Practical and realistic: Curative Education Proseminar at Münzinghof

Close relationship between two trainees and a young man in need of assistance
Photo: N. Lubenau

Since 1978, the Münzinghof anthroposophic-oriented village community has been a home for people with and without assistance needs. Today, around 150 people live and work here in various forms of housing and workshops. In addition to craftsmanship training, Münzinghof, located in the Franconian Jura, also offers curative education training, which qualifies people to work with people with disabilities. As society strives for inclusion, the current focus is on support on an equal footing. Moreover, curative education nurses are no longer only active at institutions and special workshops for people with assistance needs; they are also companions on the regular labour market or inclusion assistants at schools.

Christian Wüst, project manager at SAGST, is convinced that “among the various common training formats, the practice-oriented proseminar offered at Münzinghof is a particularly realistic and attractive option”. Since there is no anthroposophic-based vocational college for curative education in Bavaria, the previously in-house proseminar will now be opened up to interested parties in northern and eastern Bavaria. Instead of the current twelve in-house proseminar students, up to 21 people could soon participate. “With our funding, we are encouraging those responsible to make the expertise they have amassed over the years in this area available to others”, continues Wüst. “In this way, we hope to counteract the existing shortage of skilled workers and, above all, support anthroposophic social therapy.”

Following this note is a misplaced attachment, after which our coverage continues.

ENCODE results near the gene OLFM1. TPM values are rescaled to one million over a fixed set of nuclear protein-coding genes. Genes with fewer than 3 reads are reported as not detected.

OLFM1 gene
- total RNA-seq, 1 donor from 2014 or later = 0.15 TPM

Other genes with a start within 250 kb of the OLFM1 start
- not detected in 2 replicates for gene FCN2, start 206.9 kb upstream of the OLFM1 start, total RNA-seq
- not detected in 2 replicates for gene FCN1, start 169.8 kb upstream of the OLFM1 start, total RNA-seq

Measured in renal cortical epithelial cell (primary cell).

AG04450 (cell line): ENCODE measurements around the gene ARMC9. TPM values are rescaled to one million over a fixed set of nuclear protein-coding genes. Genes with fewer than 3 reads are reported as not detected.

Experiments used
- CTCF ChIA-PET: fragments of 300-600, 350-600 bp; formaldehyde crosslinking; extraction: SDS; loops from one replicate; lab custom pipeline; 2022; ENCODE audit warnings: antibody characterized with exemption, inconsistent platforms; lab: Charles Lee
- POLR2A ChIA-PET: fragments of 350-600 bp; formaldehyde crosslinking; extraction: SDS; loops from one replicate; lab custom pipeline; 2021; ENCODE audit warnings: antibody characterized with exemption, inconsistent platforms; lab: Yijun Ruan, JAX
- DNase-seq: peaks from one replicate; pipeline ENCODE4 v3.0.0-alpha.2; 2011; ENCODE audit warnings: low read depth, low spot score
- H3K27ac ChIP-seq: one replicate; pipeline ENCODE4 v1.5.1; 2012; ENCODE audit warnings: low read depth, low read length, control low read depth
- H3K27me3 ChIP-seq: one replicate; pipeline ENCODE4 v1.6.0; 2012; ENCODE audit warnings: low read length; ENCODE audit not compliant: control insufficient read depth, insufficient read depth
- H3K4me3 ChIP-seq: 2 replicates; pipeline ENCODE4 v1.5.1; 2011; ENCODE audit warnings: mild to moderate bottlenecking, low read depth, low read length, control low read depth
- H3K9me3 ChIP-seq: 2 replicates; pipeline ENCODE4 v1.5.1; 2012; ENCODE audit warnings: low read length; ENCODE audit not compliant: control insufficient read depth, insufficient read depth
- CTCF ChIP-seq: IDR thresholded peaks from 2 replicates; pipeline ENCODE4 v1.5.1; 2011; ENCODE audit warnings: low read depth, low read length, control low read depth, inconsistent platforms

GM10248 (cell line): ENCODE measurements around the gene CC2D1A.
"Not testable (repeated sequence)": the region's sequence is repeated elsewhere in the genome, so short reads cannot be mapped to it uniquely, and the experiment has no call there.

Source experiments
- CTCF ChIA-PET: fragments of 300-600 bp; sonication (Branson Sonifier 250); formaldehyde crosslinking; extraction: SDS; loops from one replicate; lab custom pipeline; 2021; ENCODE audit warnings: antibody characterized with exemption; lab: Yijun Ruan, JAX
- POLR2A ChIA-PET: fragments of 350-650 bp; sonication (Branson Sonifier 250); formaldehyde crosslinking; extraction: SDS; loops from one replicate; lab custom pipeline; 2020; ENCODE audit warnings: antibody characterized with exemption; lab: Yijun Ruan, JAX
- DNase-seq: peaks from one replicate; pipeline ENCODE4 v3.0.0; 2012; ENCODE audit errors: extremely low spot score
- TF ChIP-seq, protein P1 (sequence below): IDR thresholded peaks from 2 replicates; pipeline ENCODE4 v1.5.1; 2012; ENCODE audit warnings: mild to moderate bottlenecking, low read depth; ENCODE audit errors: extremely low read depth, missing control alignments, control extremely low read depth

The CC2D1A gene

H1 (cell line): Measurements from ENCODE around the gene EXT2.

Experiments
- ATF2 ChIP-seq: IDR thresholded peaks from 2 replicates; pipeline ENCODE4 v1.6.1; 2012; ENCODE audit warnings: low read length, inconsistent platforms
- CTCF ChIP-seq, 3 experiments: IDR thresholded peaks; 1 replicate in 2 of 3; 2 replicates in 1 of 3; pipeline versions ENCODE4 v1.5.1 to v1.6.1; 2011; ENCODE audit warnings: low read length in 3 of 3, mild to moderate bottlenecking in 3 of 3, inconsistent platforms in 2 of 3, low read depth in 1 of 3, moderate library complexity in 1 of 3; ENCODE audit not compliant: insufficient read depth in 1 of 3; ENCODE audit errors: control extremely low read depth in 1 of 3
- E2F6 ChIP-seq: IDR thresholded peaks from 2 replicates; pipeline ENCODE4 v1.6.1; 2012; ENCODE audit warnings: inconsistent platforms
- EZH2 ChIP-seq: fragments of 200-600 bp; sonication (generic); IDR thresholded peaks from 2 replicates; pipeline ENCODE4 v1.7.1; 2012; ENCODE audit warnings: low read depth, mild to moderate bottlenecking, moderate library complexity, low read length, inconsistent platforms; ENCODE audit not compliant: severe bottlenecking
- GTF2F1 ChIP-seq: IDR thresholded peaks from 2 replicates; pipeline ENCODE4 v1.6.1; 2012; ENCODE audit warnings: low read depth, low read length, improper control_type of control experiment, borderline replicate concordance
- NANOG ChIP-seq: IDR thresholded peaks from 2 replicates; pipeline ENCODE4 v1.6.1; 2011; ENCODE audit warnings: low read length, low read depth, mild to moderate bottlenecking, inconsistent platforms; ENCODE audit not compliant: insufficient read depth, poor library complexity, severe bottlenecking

The three-year training concept is based on three pillars. The practical part takes place in the respective facility – at Münzinghof, it continues to be integrated into the everyday life of the extended family living in the community. The proseminar students accompany the residents from morning to evening and work in one or more workshops. In the weekly proseminar, people living in the community, as well as external speakers, provide diverse input and ensure that theory and practical experience are combined. At the same time, the trainees from every year are given plenty of freedom to exchange ideas with each other. Moreover, starting in their second year of training, they attend the Karl Schubert Seminar in Wolfschlugen near Stuttgart. During ‘block weeks’, the seminar imparts theoretical knowledge of anthroposophic-oriented curative education and social therapy. At the end of the training period, there is an external examination, which participants must pass to receive a state-accredited qualification.